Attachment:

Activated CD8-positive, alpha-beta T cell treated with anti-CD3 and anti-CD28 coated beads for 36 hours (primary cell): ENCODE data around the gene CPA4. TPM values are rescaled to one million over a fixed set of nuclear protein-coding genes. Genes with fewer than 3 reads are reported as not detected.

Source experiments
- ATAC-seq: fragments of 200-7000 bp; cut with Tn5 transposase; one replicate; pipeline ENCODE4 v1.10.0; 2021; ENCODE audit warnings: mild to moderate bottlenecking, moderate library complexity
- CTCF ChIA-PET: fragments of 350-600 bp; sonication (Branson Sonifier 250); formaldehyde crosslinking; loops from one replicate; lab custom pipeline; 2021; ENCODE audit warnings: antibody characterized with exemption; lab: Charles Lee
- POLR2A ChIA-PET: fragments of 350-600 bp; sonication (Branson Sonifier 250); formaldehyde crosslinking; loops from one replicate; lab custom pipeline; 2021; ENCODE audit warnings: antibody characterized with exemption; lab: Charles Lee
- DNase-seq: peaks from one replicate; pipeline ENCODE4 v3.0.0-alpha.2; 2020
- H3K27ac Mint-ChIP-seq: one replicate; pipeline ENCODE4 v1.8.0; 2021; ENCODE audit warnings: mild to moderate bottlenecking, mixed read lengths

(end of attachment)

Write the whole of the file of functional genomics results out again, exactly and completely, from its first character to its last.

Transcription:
Activated CD8-positive, alpha-beta T cell treated with anti-CD3 and anti-CD28 coated beads for 36 hours (primary cell): ENCODE data around the gene CPA4. TPM values are rescaled to one million over a fixed set of nuclear protein-coding genes. Genes with fewer than 3 reads are reported as not detected.

Source experiments
- ATAC-seq: fragments of 200-7000 bp; cut with Tn5 transposase; one replicate; pipeline ENCODE4 v1.10.0; 2021; ENCODE audit warnings: mild to moderate bottlenecking, moderate library complexity
- CTCF ChIA-PET: fragments of 350-600 bp; sonication (Branson Sonifier 250); formaldehyde crosslinking; loops from one replicate; lab custom pipeline; 2021; ENCODE audit warnings: antibody characterized with exemption; lab: Charles Lee
- POLR2A ChIA-PET: fragments of 350-600 bp; sonication (Branson Sonifier 250); formaldehyde crosslinking; loops from one replicate; lab custom pipeline; 2021; ENCODE audit warnings: antibody characterized with exemption; lab: Charles Lee
- DNase-seq: peaks from one replicate; pipeline ENCODE4 v3.0.0-alpha.2; 2020
- H3K27ac Mint-ChIP-seq: one replicate; pipeline ENCODE4 v1.8.0; 2021; ENCODE audit warnings: mild to moderate bottlenecking, mixed read lengths